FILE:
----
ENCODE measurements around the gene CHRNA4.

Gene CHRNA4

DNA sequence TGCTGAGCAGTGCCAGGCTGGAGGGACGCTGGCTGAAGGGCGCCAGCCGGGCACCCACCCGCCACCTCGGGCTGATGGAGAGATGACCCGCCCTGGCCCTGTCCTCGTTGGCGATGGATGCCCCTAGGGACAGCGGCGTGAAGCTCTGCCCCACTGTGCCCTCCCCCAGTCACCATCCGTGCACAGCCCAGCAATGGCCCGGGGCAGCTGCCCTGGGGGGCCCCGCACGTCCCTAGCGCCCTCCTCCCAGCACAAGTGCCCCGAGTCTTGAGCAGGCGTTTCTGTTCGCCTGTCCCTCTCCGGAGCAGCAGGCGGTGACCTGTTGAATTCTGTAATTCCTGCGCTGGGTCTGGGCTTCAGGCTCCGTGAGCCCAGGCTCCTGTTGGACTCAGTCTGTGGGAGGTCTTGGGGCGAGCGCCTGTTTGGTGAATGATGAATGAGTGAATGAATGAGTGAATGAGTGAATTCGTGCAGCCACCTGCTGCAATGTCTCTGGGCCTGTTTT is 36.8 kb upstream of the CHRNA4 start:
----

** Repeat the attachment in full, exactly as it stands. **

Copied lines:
ENCODE measurements around the gene CHRNA4.

Gene CHRNA4

DNA sequence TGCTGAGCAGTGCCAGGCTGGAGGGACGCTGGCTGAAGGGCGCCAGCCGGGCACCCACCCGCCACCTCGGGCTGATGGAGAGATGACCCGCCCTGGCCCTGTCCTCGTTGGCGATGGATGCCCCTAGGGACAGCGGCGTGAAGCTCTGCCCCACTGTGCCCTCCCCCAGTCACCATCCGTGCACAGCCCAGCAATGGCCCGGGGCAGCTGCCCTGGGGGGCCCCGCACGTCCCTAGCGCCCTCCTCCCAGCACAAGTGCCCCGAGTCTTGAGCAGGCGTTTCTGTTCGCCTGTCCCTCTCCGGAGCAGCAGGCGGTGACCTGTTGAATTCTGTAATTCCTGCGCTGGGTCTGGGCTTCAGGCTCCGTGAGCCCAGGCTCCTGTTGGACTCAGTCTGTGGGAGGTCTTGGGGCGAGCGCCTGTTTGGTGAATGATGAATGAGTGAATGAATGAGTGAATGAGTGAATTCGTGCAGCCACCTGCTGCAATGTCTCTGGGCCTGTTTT is 36.8 kb upstream of the CHRNA4 start: